9. HOUSING STARTS FALL 50% IN APRIL FROM YEAR PREVIOUS
Barry Ritholtz reports that the number of building permits granted in April fell by 50.2% (±1.4%) from April 2008, and at a seasonally adjusted annualized rate of 3.3% (±2.3%) from March. Single family house building permits, however, were up 3.6% (±2.2%)from March, though down 42% from April 2008. Ritholz links to Barron's Econoday's chart plotting housing starts,
"As bad as these numbers sound, they are actually a net positive. More inventory is a bad thing, so less starts and permits is a good thing. . We still have several million foreclosures possible over the next 3 years, and that will add to supply and drive prices further down. In the event that prices do move higher somehow, expect to see millions of shadow inventory--homes bought on spec or to be flipped--to hit the market."
10. CREDIT CRUNCH EASING ON RADICAL STEPS BY FED & TREASURY AND INFLATION EXPECTATIONS STILL MODERATE
Calculated Risk reports that LIBOR, and a number of other credit indicators, have returned to near normal.
"Last week, FDIC Sheila Bair said "the liquidity crisis is over for good". That might be a little optimistic (some ARS markets are still frozen), but it does appear the Fed has eased the liquidity crisis for now. The Treasury is still working on the solvency issues. "Worth reading in full. In a related story, Menzie Chinn at Econbrowser points out that fears of hyperinflation in the US are neither manifested in survey- nor market-based expectations. Chinn notes that the median expectation for ten year inflation per surveys of economics forecasters remains pretty much as it has been for the last ten years. He plots a graph of market-based expectations, using the rate implied by the difference between the yields on 10 year Treasury Inflation-Protected Securities (TIPS) and 10 year treasuries:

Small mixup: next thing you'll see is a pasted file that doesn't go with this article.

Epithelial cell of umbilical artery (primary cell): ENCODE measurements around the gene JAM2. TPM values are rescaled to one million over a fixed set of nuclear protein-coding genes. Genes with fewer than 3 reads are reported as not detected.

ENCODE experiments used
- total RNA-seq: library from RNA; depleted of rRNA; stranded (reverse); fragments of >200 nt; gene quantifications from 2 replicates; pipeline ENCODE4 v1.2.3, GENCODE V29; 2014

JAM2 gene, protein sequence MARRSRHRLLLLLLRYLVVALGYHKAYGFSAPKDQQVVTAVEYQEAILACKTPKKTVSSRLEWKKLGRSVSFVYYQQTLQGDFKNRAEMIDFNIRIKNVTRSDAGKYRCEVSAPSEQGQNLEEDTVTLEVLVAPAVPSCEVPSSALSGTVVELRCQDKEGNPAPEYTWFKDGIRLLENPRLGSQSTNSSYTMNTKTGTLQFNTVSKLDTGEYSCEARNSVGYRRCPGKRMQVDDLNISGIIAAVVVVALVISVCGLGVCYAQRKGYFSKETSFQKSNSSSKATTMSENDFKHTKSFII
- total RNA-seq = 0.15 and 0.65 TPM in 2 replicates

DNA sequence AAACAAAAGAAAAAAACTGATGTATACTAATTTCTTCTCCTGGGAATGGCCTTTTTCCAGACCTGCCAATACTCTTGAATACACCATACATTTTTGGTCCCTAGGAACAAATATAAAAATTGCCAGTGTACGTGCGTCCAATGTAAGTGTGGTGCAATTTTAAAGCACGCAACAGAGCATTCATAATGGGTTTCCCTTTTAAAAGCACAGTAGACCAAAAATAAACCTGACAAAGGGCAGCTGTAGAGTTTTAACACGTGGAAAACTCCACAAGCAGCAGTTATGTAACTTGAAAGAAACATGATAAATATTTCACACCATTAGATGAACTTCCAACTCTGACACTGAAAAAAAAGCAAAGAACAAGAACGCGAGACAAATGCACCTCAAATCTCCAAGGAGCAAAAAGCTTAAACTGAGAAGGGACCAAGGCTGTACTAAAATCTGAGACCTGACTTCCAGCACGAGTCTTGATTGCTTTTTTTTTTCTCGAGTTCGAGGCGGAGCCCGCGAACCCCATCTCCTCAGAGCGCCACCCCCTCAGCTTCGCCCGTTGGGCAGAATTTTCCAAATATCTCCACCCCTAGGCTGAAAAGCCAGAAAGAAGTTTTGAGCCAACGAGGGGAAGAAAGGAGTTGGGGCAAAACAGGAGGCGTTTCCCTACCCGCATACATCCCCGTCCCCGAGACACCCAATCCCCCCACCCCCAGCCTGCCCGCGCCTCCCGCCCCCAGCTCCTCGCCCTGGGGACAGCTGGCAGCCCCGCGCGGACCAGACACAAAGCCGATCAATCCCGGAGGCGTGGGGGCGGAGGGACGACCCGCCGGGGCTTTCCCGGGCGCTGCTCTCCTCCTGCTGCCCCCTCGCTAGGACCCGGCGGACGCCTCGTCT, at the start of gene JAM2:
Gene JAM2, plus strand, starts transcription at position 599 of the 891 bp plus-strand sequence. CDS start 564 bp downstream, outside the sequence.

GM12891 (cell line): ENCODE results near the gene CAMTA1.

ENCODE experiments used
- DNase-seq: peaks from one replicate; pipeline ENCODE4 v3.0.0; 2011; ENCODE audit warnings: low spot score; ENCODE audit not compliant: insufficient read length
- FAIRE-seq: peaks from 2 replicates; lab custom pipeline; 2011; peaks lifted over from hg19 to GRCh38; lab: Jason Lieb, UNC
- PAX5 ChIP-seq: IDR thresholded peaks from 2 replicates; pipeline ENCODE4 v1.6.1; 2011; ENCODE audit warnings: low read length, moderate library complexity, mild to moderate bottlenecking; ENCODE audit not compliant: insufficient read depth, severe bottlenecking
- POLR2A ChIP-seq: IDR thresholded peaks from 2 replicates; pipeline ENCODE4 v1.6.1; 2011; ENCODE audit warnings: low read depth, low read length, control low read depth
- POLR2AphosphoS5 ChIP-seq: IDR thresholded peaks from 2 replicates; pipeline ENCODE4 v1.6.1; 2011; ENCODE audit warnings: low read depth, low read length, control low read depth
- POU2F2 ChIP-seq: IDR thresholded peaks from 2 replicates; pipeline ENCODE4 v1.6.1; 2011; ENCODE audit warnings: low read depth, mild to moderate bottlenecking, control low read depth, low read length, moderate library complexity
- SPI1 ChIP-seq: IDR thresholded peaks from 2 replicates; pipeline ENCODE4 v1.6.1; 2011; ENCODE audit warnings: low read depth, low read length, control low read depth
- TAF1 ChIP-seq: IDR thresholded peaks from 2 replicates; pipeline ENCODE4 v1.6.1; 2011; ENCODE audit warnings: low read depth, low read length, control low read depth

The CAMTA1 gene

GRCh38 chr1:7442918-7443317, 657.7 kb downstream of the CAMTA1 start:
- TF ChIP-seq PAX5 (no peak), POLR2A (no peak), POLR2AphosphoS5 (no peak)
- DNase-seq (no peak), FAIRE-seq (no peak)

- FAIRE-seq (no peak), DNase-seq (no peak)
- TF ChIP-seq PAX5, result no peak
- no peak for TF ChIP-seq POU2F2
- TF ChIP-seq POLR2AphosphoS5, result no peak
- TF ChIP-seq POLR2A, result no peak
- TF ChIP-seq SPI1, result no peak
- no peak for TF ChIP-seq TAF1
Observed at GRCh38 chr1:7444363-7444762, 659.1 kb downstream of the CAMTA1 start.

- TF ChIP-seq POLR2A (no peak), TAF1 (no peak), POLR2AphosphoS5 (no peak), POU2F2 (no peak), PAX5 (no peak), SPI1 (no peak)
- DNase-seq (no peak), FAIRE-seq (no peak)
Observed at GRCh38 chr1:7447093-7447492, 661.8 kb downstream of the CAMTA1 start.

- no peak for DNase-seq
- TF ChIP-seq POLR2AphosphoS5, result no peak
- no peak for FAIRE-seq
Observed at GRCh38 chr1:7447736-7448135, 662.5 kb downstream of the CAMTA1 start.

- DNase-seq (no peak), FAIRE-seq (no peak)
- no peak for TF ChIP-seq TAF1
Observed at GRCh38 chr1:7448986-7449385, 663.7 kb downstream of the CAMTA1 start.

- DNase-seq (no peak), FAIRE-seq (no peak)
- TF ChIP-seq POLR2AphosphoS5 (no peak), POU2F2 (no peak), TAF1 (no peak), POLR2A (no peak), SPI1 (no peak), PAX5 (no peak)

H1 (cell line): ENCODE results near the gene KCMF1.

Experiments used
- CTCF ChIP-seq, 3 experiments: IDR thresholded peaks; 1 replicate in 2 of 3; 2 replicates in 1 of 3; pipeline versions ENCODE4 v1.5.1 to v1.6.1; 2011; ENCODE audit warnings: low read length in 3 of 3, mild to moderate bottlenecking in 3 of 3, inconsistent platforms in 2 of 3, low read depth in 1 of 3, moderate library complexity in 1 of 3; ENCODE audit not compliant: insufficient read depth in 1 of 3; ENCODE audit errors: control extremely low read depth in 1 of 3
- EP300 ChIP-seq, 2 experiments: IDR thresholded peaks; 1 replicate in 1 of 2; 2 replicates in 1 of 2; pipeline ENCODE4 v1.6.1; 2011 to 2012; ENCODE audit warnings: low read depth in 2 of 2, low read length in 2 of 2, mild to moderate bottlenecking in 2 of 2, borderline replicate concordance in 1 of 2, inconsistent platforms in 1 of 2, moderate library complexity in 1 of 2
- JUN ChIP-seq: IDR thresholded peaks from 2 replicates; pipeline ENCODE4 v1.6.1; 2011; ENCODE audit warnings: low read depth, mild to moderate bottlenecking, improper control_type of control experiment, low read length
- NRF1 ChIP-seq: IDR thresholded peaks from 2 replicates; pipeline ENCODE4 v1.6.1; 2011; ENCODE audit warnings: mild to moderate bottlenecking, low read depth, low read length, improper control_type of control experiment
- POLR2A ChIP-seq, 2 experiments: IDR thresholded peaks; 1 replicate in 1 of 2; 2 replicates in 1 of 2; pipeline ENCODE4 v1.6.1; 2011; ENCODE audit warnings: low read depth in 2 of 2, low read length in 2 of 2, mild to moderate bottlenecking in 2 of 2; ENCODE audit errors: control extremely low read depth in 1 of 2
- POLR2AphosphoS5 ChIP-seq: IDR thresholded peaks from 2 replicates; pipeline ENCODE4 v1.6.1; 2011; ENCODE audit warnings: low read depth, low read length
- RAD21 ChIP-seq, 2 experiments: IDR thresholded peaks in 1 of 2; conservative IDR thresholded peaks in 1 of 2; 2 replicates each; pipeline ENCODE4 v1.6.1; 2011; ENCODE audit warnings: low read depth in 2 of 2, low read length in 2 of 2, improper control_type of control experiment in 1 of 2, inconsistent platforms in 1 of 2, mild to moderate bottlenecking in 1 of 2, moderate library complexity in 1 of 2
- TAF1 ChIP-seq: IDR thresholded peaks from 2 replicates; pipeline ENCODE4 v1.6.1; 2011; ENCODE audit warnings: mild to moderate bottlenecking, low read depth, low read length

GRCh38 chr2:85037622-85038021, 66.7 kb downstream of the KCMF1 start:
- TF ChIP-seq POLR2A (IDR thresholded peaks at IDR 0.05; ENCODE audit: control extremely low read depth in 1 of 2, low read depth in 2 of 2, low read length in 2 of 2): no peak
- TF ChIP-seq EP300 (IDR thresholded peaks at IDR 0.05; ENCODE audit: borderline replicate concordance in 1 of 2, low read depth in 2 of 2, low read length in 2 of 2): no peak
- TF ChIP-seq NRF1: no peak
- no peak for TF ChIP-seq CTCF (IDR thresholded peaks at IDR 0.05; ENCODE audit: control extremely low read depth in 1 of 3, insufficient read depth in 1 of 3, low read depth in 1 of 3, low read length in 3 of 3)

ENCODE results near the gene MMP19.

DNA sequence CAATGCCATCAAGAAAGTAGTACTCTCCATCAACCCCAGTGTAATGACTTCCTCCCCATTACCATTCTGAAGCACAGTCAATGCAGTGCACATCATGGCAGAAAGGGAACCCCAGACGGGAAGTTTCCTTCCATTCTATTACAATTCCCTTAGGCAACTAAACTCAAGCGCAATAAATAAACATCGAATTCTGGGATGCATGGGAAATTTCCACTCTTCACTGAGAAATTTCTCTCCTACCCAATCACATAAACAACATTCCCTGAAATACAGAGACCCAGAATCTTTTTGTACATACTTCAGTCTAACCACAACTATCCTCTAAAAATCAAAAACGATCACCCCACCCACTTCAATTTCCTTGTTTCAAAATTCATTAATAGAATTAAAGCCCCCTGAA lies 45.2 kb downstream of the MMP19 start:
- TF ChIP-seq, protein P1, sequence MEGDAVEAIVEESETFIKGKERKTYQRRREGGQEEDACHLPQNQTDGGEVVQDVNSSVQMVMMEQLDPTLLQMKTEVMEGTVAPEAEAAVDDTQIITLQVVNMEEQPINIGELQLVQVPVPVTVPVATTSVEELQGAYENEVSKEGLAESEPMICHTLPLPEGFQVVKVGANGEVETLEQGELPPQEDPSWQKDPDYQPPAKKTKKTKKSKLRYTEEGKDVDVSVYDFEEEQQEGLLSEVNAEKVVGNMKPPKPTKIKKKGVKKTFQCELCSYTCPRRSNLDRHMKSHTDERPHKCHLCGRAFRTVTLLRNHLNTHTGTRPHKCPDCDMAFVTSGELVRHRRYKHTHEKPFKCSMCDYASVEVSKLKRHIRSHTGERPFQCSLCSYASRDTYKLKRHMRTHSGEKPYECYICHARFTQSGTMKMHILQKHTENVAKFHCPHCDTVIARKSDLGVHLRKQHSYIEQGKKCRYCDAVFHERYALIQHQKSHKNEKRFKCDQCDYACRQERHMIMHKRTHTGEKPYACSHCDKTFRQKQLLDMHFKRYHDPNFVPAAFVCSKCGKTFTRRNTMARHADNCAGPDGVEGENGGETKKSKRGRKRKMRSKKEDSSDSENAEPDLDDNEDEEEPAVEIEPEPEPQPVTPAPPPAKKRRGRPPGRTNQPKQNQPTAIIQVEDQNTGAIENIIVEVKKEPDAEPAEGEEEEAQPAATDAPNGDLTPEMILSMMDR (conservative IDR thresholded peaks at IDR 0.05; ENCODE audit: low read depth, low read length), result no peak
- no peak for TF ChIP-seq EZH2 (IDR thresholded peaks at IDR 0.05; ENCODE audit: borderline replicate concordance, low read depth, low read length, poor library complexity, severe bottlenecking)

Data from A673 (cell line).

Well worth reading in full.